* * * * * * * *All of this attention to tap dancing is, of course, a lead-in to discussing the San Jose Rep's staging of Backwards In High Heels: The Ginger Musical. A four-way co-production with Asolo Repertory Theatre, Arizona Theatre Company, and the Cleveland Play House, this energetic musical biography features a cast of six gung-ho performers who give their all. The show's title derives from Ginger's caustic description of her partnership with Fred Astaire: "I do exactly what he does for half the money, and I do it backwards and in high heels."
Anna Aimee White as Ginger Rogers (Photo by: Tim Fuller)
Unfortunately, Lynette Barkley and Christopher McGovern's musical has trouble overcoming some structural obstacles. The first act is top heavy with exposition and could easily sustain 10 minutes in cuts.
Unlike Gypsy: A Musical Fable (which chronicles the birth of Gypsy Rose Lee's career) or Funny Girl (which follows the personal struggles of Fanny Brice), Backwards In High Heels cannot rely on an ugly duckling's transformation to win the audience's sympathy. Instead, Ginger Rogers is depicted as a talented, ambitious, and aggressive young woman pursuing stardom over the objections of her overly protective mother. Determined not to take "no" for an answer, there is a coldness to Ginger Rogers that constantly prevents the audience from taking her to their hearts.
A woman who never lacked confidence, Rogers was famous for insisting that she be paid on an equal basis with her dance partner, Fred Astaire. She also defied the advice of friends and family by insisting on starring in Kitty Foyle (a dramatic role which won her the Academy Award for Best Actress).
Christianne Tisdale and Anna Aimee White (Photo by: Tim Fuller)
The performance I attended suffered from the kind of excessive amplification that borders on the pain threshold. There were also some moments which literally screamed out with historical inaccuracy.
While it's true that Ginger Rogers and Ethel Merman appeared together in the original cast of Girl Crazy, by that point Rogers had already appeared as Babs Green in Top Speed and was a seasoned Broadway performer. Merman, on the other hand, was making her Broadway debut after performing at private parties, in nightclubs, and on vaudeville programs at the Brooklyn Paramount and Palace Theatre. Director Scott Schwartz had Christianne Tisdale (who impersonates Merman, Bette Davis, and Katharine Hepburn in the show) accentuate the Merm's famous technique of scooping her notes. The only problem is that Merman didn't start singing that way until later in her career.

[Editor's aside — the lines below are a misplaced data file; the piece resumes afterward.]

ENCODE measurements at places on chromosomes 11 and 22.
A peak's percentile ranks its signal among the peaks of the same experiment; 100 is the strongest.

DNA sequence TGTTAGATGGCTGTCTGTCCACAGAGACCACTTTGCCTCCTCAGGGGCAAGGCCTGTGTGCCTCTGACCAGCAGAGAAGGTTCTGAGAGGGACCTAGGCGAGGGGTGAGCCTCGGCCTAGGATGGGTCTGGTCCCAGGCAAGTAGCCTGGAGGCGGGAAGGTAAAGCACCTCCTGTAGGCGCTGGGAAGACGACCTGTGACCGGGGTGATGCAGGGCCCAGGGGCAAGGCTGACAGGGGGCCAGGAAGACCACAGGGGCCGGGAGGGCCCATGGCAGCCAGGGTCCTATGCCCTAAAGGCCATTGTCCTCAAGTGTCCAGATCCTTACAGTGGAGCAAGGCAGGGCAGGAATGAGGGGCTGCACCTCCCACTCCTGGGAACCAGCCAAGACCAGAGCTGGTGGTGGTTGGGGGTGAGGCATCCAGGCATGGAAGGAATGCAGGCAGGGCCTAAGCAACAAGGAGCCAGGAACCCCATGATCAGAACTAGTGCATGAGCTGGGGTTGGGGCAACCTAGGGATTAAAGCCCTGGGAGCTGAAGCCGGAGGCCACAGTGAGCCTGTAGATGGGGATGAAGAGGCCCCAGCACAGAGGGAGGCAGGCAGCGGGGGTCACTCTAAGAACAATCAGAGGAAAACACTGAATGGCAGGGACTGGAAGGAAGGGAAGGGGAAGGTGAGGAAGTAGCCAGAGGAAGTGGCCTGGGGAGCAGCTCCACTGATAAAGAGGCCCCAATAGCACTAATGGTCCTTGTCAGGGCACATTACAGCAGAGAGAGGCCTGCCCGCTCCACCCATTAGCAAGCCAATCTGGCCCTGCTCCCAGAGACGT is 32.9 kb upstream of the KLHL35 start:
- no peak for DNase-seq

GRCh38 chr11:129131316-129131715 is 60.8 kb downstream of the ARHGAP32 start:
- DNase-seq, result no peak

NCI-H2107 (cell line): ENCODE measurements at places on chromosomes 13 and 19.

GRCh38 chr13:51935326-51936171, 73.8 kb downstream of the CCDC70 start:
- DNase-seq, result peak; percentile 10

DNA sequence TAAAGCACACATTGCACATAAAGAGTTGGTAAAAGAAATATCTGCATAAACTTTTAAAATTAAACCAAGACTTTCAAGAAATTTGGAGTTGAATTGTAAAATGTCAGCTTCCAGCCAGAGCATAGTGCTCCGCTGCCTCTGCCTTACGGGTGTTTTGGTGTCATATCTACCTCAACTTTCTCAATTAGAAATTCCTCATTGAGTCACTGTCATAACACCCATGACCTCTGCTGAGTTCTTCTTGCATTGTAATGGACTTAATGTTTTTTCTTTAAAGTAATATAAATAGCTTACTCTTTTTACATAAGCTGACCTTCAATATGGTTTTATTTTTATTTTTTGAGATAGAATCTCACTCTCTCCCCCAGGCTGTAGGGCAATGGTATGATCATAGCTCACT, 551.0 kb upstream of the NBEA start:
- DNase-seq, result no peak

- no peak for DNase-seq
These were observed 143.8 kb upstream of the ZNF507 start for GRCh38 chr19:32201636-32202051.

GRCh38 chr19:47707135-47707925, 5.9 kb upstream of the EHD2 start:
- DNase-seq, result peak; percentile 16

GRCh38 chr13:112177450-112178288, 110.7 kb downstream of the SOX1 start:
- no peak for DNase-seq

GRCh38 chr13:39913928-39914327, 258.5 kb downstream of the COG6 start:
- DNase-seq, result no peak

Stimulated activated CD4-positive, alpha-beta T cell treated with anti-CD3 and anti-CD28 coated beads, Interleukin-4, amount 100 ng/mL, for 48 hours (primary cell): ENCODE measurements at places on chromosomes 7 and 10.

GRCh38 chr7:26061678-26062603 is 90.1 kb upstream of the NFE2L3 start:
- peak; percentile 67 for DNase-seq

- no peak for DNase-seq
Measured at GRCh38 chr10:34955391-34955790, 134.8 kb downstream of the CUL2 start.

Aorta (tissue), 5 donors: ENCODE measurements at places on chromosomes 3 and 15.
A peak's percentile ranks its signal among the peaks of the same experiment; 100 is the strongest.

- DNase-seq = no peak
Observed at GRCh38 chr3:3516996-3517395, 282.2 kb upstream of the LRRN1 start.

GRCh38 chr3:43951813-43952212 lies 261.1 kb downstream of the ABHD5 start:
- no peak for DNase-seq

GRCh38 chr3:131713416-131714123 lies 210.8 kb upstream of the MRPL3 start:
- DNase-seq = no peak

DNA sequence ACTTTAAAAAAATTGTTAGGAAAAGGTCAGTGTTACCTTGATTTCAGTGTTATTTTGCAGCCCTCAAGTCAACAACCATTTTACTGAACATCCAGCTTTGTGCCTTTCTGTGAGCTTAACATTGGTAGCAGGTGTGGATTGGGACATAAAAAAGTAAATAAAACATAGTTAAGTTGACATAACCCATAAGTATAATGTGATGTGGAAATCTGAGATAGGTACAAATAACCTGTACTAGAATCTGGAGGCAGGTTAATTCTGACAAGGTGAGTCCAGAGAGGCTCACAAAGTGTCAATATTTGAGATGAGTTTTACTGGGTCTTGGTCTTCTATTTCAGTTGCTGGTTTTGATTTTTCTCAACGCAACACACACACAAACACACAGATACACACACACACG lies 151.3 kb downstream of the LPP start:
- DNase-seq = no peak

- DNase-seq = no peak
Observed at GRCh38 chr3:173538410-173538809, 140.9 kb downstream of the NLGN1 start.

The three men in the cast (Matthew LaBanca, Benjie Randall, and James Patterson) portray an army of Ginger's former dance partners, stagehands, worthless ex-husbands, and Hollywood types (including Jimmy Stewart, Fred Astaire, and choreographer Hermes Pan). While Anna Aimee White gives a tough performance as Ginger Rogers, there is a coldness to her portrayal that keeps the audience at bay.
The brunt of the evening's drama is borne by Heather Lee as Ginger's strict and cautious mother, a tight-lipped woman who finds it almost impossible to give her daughter the kind of praise that would mean the world to a star who is drowning in the public's applause and adulation. Backwards In High Heels continues through December 19 at San Jose Rep. Here's the trailer: